Fish and Game To Hold Square Dance

Members of the Saranac Lake Fish and Game club completed plans at a recent meeting to hold square dance and card party Saturday evening, Jan. 31, in the main dining room of the Hotel Saranac.

Card games will be held in the lobby beginning at 6:30 p. m. Dancing will be in the ballroom o the music of the Rythm Ranch Boys' orchestra.

Harold Cox is chairman in charge of the evening and will be assisted by Ted Passino, Richard Buchholz and Manuel Benero, Sr.

Adirondack Daily Enterprise, April 22, 1955

State Commissioner Giving Skeet Trophy

On recognition of the Saranac Lake Fish and Game Club's 50 years in conservation work, Conservation Commissioner Louis Wehle has agreed to donate the trophy for the annual Adirondack Skeet Championships to be held at the clubhouse on Bloommgdale rd. over the Labor Day weekend.

Police Chief Willam Wallace, chairman, will draw up plans for the award which Mr. Wehle will present personally if possible. Tentative plans include making the trophy a two-leg permanent one, plus having it an international trophy in the future.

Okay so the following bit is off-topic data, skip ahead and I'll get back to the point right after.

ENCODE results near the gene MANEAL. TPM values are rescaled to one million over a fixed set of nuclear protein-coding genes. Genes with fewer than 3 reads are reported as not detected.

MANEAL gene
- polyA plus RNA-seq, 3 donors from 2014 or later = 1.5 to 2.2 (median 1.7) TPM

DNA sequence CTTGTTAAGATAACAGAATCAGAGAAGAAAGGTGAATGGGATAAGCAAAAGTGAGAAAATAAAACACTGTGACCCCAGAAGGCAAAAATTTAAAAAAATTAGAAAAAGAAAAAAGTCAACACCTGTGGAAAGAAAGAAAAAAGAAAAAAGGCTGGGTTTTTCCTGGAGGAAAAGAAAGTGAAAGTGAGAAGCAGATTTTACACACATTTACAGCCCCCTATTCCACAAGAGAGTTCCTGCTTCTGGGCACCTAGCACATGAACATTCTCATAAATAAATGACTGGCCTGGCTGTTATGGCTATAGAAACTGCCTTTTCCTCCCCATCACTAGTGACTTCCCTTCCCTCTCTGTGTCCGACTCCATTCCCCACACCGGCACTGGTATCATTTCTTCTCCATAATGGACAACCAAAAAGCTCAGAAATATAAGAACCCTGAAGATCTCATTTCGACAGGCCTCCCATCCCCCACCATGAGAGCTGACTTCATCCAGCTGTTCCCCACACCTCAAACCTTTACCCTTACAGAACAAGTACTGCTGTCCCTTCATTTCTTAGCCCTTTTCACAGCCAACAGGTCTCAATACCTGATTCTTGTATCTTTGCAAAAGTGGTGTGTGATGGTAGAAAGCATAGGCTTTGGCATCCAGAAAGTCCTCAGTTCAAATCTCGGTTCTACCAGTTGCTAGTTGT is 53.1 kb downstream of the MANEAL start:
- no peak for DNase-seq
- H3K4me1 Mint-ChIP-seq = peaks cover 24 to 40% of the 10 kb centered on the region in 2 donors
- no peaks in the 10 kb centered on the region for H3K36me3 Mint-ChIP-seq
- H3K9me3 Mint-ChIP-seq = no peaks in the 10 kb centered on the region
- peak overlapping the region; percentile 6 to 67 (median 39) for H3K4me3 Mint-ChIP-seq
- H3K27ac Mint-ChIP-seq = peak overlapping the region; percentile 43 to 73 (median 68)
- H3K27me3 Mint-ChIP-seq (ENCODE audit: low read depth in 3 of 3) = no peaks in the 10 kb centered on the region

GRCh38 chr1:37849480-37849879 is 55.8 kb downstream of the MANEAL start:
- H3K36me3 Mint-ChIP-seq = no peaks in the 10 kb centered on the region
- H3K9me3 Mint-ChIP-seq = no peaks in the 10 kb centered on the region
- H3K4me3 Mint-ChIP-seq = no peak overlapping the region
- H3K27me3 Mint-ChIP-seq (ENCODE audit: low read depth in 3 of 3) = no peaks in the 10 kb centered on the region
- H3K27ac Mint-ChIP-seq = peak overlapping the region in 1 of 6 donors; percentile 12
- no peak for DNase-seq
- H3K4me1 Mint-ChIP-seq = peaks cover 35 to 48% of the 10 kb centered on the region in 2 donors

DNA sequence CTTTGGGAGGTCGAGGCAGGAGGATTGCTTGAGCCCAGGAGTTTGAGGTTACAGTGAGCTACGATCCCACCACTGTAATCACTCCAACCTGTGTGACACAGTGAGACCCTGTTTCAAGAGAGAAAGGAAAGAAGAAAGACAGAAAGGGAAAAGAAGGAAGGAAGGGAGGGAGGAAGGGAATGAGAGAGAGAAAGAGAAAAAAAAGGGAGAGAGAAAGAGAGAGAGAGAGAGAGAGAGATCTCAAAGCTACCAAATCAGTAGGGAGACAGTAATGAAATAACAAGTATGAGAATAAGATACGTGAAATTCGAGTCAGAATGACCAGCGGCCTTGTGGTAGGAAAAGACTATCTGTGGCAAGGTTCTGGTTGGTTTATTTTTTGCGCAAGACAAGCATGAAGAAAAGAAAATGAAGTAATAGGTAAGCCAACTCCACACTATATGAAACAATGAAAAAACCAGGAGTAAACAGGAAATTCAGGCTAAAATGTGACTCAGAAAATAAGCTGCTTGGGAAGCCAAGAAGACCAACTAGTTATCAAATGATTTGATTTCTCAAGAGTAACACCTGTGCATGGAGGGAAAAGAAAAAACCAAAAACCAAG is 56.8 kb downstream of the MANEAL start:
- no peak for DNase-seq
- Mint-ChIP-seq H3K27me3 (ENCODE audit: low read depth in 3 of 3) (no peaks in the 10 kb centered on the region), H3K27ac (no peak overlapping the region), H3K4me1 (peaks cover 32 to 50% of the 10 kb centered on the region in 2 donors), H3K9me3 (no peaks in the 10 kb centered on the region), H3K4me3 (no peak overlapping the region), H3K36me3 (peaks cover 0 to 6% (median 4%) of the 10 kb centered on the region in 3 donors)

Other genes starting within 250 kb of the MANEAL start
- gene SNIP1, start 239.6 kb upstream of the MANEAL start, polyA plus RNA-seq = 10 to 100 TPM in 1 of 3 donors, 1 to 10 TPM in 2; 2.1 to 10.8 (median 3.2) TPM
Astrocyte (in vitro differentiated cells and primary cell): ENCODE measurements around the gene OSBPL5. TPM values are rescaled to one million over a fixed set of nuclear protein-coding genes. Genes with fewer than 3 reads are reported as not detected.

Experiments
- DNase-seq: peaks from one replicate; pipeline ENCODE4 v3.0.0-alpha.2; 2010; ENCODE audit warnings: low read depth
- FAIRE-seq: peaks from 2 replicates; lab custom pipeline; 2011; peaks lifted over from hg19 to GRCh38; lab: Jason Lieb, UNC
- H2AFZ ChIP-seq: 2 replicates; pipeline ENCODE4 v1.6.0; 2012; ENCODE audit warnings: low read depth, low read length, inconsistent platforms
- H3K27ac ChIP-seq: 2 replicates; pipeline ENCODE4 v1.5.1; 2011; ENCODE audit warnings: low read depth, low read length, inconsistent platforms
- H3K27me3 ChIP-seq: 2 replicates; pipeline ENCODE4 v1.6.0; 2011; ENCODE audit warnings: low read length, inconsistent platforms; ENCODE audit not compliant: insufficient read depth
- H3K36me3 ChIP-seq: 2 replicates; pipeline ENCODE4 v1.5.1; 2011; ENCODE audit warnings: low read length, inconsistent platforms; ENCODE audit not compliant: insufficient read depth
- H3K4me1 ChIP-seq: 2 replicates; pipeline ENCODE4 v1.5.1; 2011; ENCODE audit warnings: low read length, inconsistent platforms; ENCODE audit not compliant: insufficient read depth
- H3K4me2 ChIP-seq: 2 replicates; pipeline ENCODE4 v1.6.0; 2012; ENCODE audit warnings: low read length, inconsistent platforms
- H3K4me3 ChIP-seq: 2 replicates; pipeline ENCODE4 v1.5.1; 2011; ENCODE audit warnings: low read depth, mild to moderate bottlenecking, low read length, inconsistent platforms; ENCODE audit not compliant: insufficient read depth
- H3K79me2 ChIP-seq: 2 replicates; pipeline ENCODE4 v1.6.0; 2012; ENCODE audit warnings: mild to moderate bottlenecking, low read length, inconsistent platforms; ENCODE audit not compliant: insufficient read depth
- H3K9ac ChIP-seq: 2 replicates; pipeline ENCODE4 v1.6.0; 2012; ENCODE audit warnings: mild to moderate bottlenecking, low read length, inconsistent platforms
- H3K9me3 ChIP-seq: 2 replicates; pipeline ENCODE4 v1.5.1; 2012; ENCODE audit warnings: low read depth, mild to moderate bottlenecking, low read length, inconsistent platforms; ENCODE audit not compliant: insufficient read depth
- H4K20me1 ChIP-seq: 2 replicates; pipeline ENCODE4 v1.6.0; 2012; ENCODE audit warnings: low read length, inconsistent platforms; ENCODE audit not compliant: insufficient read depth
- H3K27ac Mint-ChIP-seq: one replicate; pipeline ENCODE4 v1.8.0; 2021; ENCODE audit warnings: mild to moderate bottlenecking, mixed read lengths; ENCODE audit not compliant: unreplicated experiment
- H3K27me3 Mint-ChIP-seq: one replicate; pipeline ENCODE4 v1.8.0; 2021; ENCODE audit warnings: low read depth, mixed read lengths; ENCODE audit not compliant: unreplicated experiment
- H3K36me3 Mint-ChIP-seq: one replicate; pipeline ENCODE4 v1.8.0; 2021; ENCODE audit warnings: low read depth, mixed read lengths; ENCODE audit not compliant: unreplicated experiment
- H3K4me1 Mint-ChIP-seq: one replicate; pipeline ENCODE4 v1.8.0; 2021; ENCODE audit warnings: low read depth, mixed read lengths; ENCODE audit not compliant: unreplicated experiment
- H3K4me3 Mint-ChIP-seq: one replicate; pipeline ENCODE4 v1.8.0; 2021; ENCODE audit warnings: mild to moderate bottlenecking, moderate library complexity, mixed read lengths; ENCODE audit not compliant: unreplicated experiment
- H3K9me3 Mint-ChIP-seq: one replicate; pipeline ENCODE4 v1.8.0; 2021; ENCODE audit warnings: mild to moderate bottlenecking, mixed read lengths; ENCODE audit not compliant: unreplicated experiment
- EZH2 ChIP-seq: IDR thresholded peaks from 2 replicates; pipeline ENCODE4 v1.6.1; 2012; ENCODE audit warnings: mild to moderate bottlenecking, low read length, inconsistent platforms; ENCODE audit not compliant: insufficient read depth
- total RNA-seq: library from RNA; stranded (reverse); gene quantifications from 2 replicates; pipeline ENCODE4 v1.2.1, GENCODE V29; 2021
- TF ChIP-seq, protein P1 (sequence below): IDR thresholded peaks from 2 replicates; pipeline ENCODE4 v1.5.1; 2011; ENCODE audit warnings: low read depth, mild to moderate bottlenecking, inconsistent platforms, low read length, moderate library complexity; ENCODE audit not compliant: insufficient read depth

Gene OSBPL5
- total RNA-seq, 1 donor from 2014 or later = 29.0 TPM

Lake Placid News, May 1, 1969

Valley Shooters Lose A Match

The Saranac Lake Fish and Game Club Rifle Team defeat ed the Keene Valley Rod and Gun Club team by a score of 888 - 851 in a 20 shot off hand match held Thursday night at the range in Keene Valley.

Scores from all teams in the Essex County Rifle League will be checked to determine the winner of this match.

On Tuesday night the local team will shoot off a tie with the Westport team to determine the top team in the league. On Thursday night the prone match will be held in Ticonderoga, with all teams in the league competing for team individual trophies. Next week the Iron Sight match, he final event of the season, will be held.

Saranac Lake Keene Valley
Fobare 184   Trumbill 184
Watson 178   Torrance 174
McCasland 172   Gregory 167
Tyler 170   Hickey 164
McCarthy 165   Lichtenberg 162